Morphing State of Cyber Security in APAC

The global cyber security climate is changing rapidly and dramatically as the digital interconnectedness amongst individuals and businesses continues to expand. And, the Asia-Pacific region is no different to get excluded from this shift.

Challenges like low cyber security investment, shortage of skills, and lack of security awareness are some of the contributing factors to the increased cyber intrusions targeting startups to popular business entities and critical infrastructures. According to recent research, over 80% of APAC organisations suffered a cyber attack in 2020. Ransomware, Clickjacking, Man-in-the-middle, Phishing, Social Engineering and Botnets are witnessed as some of the key threats to the organizations in APAC.

This diverse region greatly varies in terms of cyber security obligations and readiness. In the last few years, it is seen that organizations and governments have started speeding up their efforts in combating escalating cyber threats.

Let’s have a quick look at how the whole picture is evolving in some regions of APAC.

Emphasis on Cyber Regulations


As a result of the growing demands for regulatory developments in the ever-evolving cyber space, India is preparing to manage and drive the privacy and security of users’ personal data with its Personal Data Protection Bill (or PDP Bill) that is presently under review. This new bill is expected to establish regulations and principles around how personal information should be managed, and create an independent Data Protection Authority of India.

Furthermore, the bill is also likely to propose some changes like the provision of consent at the time of requesting for data and consumer rights to revoke the same consent; and penalties in case of violation of the applicable laws.


In view of the increased regulatory oversight into data protection, Japan has made tremendous efforts to improve general privacy compliance and cyber security. It has drafted a revised version of the previous Act of the Protection of Personal Information (APPI), which introduces compulsory Breach Notification in the event of a data breach, and is likely to impose compliance requirements (e.g. users’ consent) to organizations while gathering customers’ personal information.

Also, the revisions have proposed to elevate the maximum fine to JPY 100 million in case any entity fails to comply with the applicable law.


To stay on top of the increasing cyber threats and prevent the unauthorized disclosure of personal information, the Singapore government has enforced an effective Personal Data Protection Commission (PDPC). However, there are still some amendments that are pending, which upon approval will impose the following:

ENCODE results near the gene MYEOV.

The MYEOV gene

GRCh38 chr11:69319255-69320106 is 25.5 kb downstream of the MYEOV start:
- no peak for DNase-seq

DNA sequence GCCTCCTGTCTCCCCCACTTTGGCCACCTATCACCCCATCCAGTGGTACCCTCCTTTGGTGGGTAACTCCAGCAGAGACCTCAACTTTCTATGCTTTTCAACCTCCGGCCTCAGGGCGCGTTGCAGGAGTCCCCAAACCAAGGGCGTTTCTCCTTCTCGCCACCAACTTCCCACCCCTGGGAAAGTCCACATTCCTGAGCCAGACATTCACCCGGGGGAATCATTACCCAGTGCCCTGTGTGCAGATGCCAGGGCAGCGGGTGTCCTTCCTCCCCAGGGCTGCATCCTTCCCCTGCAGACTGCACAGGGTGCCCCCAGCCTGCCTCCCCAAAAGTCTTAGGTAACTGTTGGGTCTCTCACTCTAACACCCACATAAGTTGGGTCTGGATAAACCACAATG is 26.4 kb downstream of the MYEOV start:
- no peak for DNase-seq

• Minimum fine of SGD 1 million or 10% of turnover if any entity fails to comply with the applicable law
  • Obligations to report PDPC (within 3 days) and individuals affected in case of any security event
  • Must conduct an assessment of any suspected data breached


In 2020 some changes were proposed to the Australian Privacy Act, including increased fines for breaches of the privacy act, extension of personal information (e.g. location data, IP addresses and device identifiers), changes in the consent notification (needs to be more concise, easily accessible and available in plain English), providing users with the right to bring actions against organizations (subjected to the Australian Privacy Principles (APPs)) due to interference with their privacy, etc.

Greater China

The government has introduced an updated version of the previous Multi-level Protection Scheme (MLPS 1.0). This new version, MLPS 2.0, covers all organizations (including critical infrastructures) that operate a network wherein processing of data is involved. It defines 5 main levels of minimum security requirements based on the sensitivity of the industry and the type of information that the enterprise deals with. Each level calls for separate assessment requirement. Level 1 entities will only require a self-assessment, while all above Level 1 will need a third-party assessor.

Additionally, the financial penalties imposed can be RMB 1 million (maximum) in circumstances where highly sensitive data is breached. Also, this version will be applicable to all companies operating within Mainland China.

Cyber Security Market Growth in APAC Region

According to a recent survey from Mordor Intelligence, the APAC cybersecurity market was valued at USD 30.45 billion in 2019, and it is expected to register a CAGR of 18.3%, from 2020 to 2025. The contributing factors include:

  • Increasing penetration of the internet into developing and developed countries
  • Growing wireless network for mobile devices
  • Increasing trend of malware and ransomware in the context of COVID-19

Towards The End

Businesses of all sizes worldwide must understand that they cannot ignore the threat of cyberattacks in this increasingly digital age. They should plan strategically in advance to surf against this rising tide of threats and start exploring and adopting more sophisticated cyber security solutions, imposing better security controls for personal devices and setting up communication policies in the event of a security breach.